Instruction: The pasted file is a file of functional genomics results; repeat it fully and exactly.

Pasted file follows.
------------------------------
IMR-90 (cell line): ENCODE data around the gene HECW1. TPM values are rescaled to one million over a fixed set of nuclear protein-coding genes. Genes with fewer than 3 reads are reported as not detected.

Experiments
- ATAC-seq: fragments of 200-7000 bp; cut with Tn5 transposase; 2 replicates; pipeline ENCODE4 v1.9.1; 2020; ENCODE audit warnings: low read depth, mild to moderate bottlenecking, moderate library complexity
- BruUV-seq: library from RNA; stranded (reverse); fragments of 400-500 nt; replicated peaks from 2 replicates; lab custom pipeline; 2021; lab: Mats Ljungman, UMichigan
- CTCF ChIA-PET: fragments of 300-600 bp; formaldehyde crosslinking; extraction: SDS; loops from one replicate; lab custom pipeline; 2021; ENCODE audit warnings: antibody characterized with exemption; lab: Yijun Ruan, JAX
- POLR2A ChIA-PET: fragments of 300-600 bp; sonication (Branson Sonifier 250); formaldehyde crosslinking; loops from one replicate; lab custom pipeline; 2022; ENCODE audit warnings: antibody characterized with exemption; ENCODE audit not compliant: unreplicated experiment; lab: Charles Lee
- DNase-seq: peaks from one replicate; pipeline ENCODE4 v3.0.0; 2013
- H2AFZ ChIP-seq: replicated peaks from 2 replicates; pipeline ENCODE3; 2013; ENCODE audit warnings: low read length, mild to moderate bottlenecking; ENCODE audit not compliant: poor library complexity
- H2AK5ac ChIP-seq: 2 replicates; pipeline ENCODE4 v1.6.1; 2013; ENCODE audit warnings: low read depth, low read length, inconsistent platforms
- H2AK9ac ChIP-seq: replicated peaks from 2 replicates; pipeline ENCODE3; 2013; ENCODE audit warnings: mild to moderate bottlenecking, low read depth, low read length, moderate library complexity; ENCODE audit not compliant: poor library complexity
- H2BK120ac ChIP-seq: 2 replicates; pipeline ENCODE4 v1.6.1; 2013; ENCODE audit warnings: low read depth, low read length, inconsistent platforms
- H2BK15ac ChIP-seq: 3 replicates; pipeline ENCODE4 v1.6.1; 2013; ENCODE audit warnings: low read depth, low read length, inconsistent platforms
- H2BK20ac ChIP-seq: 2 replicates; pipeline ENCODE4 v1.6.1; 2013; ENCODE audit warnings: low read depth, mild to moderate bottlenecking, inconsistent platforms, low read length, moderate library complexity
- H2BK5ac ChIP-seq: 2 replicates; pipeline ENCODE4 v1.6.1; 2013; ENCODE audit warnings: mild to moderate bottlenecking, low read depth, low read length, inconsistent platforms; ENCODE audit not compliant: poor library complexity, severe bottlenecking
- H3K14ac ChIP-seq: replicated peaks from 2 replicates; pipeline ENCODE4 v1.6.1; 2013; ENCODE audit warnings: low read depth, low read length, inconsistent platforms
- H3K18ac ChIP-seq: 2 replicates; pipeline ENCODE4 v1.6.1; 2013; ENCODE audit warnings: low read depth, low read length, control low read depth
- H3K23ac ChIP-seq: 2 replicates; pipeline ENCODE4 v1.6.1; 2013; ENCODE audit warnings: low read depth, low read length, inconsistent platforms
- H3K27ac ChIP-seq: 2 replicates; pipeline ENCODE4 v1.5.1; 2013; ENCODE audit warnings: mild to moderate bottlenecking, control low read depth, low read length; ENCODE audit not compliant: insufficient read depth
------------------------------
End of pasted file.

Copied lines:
IMR-90 (cell line): ENCODE data around the gene HECW1. TPM values are rescaled to one million over a fixed set of nuclear protein-coding genes. Genes with fewer than 3 reads are reported as not detected.

Experiments
- ATAC-seq: fragments of 200-7000 bp; cut with Tn5 transposase; 2 replicates; pipeline ENCODE4 v1.9.1; 2020; ENCODE audit warnings: low read depth, mild to moderate bottlenecking, moderate library complexity
- BruUV-seq: library from RNA; stranded (reverse); fragments of 400-500 nt; replicated peaks from 2 replicates; lab custom pipeline; 2021; lab: Mats Ljungman, UMichigan
- CTCF ChIA-PET: fragments of 300-600 bp; formaldehyde crosslinking; extraction: SDS; loops from one replicate; lab custom pipeline; 2021; ENCODE audit warnings: antibody characterized with exemption; lab: Yijun Ruan, JAX
- POLR2A ChIA-PET: fragments of 300-600 bp; sonication (Branson Sonifier 250); formaldehyde crosslinking; loops from one replicate; lab custom pipeline; 2022; ENCODE audit warnings: antibody characterized with exemption; ENCODE audit not compliant: unreplicated experiment; lab: Charles Lee
- DNase-seq: peaks from one replicate; pipeline ENCODE4 v3.0.0; 2013
- H2AFZ ChIP-seq: replicated peaks from 2 replicates; pipeline ENCODE3; 2013; ENCODE audit warnings: low read length, mild to moderate bottlenecking; ENCODE audit not compliant: poor library complexity
- H2AK5ac ChIP-seq: 2 replicates; pipeline ENCODE4 v1.6.1; 2013; ENCODE audit warnings: low read depth, low read length, inconsistent platforms
- H2AK9ac ChIP-seq: replicated peaks from 2 replicates; pipeline ENCODE3; 2013; ENCODE audit warnings: mild to moderate bottlenecking, low read depth, low read length, moderate library complexity; ENCODE audit not compliant: poor library complexity
- H2BK120ac ChIP-seq: 2 replicates; pipeline ENCODE4 v1.6.1; 2013; ENCODE audit warnings: low read depth, low read length, inconsistent platforms
- H2BK15ac ChIP-seq: 3 replicates; pipeline ENCODE4 v1.6.1; 2013; ENCODE audit warnings: low read depth, low read length, inconsistent platforms
- H2BK20ac ChIP-seq: 2 replicates; pipeline ENCODE4 v1.6.1; 2013; ENCODE audit warnings: low read depth, mild to moderate bottlenecking, inconsistent platforms, low read length, moderate library complexity
- H2BK5ac ChIP-seq: 2 replicates; pipeline ENCODE4 v1.6.1; 2013; ENCODE audit warnings: mild to moderate bottlenecking, low read depth, low read length, inconsistent platforms; ENCODE audit not compliant: poor library complexity, severe bottlenecking
- H3K14ac ChIP-seq: replicated peaks from 2 replicates; pipeline ENCODE4 v1.6.1; 2013; ENCODE audit warnings: low read depth, low read length, inconsistent platforms
- H3K18ac ChIP-seq: 2 replicates; pipeline ENCODE4 v1.6.1; 2013; ENCODE audit warnings: low read depth, low read length, control low read depth
- H3K23ac ChIP-seq: 2 replicates; pipeline ENCODE4 v1.6.1; 2013; ENCODE audit warnings: low read depth, low read length, inconsistent platforms
- H3K27ac ChIP-seq: 2 replicates; pipeline ENCODE4 v1.5.1; 2013; ENCODE audit warnings: mild to moderate bottlenecking, control low read depth, low read length; ENCODE audit not compliant: insufficient read depth